An Overview of Qing Glass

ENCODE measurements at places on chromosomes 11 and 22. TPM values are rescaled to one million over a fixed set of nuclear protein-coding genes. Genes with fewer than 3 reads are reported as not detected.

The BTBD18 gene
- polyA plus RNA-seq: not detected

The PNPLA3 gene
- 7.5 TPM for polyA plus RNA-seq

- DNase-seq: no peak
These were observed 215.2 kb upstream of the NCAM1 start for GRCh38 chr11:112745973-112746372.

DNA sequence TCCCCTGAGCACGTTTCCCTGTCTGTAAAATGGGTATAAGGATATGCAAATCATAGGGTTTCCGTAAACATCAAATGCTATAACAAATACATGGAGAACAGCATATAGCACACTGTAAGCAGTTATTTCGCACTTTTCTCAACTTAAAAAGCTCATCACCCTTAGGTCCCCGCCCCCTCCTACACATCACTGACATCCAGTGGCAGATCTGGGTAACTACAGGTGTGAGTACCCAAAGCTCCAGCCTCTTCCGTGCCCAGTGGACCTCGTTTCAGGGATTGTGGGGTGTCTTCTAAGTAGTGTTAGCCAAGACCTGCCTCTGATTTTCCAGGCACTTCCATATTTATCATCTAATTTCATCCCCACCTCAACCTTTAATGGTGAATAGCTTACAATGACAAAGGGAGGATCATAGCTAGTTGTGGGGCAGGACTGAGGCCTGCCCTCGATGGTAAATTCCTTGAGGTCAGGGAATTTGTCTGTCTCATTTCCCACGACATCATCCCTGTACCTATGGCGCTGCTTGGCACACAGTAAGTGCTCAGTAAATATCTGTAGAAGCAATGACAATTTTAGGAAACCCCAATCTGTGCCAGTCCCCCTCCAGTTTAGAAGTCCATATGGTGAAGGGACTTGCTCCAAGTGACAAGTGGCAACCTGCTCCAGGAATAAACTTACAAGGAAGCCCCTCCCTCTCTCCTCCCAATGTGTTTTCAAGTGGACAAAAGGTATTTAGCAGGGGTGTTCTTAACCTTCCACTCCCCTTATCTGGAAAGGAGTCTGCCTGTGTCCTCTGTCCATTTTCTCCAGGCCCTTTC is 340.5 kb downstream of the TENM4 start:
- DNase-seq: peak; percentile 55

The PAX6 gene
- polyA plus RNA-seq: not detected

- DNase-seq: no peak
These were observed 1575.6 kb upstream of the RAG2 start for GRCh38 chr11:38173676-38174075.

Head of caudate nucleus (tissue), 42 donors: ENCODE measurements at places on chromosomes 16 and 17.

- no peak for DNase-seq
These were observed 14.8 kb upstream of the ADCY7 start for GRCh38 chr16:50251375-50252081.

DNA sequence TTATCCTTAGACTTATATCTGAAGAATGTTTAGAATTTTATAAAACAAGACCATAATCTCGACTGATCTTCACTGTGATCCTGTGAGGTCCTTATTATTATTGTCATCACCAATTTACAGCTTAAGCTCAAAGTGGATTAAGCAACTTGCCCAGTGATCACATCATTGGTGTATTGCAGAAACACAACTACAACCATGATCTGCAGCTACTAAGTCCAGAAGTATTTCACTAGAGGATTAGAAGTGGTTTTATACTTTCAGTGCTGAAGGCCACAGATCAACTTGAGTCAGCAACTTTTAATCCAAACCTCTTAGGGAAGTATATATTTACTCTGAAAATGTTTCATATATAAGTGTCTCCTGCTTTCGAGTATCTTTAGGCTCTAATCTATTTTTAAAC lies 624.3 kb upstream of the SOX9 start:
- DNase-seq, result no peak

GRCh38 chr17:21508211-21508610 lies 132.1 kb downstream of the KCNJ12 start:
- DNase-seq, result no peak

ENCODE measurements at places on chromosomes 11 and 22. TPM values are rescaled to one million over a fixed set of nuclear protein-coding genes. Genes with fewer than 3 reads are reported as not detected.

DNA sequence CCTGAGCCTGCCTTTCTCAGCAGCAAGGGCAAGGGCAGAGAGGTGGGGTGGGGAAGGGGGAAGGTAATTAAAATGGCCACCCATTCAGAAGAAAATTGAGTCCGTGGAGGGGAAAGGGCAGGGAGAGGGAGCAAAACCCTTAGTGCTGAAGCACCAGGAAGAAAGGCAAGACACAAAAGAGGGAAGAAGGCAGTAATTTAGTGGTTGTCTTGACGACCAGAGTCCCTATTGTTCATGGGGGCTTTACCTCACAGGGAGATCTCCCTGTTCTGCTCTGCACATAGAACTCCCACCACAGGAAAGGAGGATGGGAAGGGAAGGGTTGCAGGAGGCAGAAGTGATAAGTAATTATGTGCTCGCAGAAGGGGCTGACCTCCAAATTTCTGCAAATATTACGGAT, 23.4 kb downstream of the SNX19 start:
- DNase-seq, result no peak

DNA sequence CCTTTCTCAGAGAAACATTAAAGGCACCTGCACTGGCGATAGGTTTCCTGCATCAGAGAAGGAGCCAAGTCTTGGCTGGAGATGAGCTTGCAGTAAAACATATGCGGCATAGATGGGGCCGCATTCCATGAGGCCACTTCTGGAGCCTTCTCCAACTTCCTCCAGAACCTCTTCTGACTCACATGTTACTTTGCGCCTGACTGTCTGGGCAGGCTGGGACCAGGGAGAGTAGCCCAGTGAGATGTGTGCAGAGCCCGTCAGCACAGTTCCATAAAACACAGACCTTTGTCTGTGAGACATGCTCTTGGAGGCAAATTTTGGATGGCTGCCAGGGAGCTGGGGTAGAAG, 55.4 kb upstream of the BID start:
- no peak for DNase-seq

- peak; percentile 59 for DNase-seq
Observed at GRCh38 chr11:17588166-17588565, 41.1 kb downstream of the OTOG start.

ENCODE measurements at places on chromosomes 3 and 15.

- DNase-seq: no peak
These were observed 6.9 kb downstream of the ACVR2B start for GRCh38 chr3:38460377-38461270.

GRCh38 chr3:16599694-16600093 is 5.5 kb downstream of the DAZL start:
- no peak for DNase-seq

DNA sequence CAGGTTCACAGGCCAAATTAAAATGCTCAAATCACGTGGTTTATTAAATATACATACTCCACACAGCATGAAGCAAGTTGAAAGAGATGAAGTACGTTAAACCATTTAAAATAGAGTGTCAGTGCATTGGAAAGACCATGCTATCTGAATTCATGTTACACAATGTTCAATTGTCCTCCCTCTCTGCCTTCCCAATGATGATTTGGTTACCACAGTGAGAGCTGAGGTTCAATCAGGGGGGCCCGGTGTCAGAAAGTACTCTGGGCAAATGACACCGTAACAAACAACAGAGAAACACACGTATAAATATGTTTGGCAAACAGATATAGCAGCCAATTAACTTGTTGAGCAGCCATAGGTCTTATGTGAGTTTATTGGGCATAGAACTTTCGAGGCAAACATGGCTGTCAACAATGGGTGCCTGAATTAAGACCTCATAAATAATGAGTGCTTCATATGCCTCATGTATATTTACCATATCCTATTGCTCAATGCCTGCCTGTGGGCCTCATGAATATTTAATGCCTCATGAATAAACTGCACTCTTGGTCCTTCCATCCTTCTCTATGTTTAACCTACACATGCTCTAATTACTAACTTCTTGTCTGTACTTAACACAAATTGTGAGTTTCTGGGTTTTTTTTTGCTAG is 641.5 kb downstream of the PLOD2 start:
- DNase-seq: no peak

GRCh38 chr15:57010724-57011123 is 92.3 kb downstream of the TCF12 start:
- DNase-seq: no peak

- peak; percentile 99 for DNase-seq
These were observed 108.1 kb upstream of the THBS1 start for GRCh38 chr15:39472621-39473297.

14 so that the original surface layer of brighter red is visible only at the corners and edges of the facets where the least glass had to be removed. There is a crystal version of this shape, painted inside by Yiru Jushi in 1811, so we know it was a reasonably early form. 41 In the case of the realgar glass versions, however, Fig. 52. Double gourd bottle with eight vertical facets in the upper section and convex oval panels in the lower segment, 1736–1780. Bloch Collection. Fig. 51. Multi-faceted realgar glass bottle, 1710–1780. Bloch Collection. Fig. 53. Multi-faceted double gourd turquoise-blue glass bottle, 1700–1770. Bloch Collection. Fig. 54. Pale ruby-pink glass with convex circular panels on each side, one containing a lotus plant and the reverse a carp, 1830–1780. Bloch Collection. Fig. 55. Pale pink glass bottle carved to illustrate a continuous design of formalized lotus petals, 1730–1820. Bloch Collection. I suspect they may date from the first half of the Qianlong period. A bizarre faceted form in ruby glass is typical of the Qianlong period with its formal excess and may be from the first half ( fig. 52 ). Although of faceted double-gourd shape, the lower portion is exactly the same form as the early- eighteenth century octagonal faceted bottles, one of which we saw in figure 40 42 . Figure 53 is another faceted bottle, presumably from the Qianlong period but possibly, again, from the earlier part. It is as fine a job of faceting as one is likely to find, and of a complex form, again based on a double gourd. The perfect match with a genuine stone stopper proves the excellent job in glass of copying the more precious variety of turquoise. Figure 54 is one of a range of similar bottles, made as a series, probably from the early- or mid- Qianlong period and relates, in its use of a pale wash of ruby-red from colloidal gold in colorless glass to the rare bottle in figure 43 43 . This group also has the rope-borders which are borrowed from antiquity and which were apparently popular at the beginning of the Qianlong reign. Figure 55 represents a relatively large group of related wares, many of which are of the lotus design, although cabbages and fish also appear and, of course, many plain versions of the sandwiched group of glass bottles. In this case a thin powdering of ruby glass is sandwiched between layers of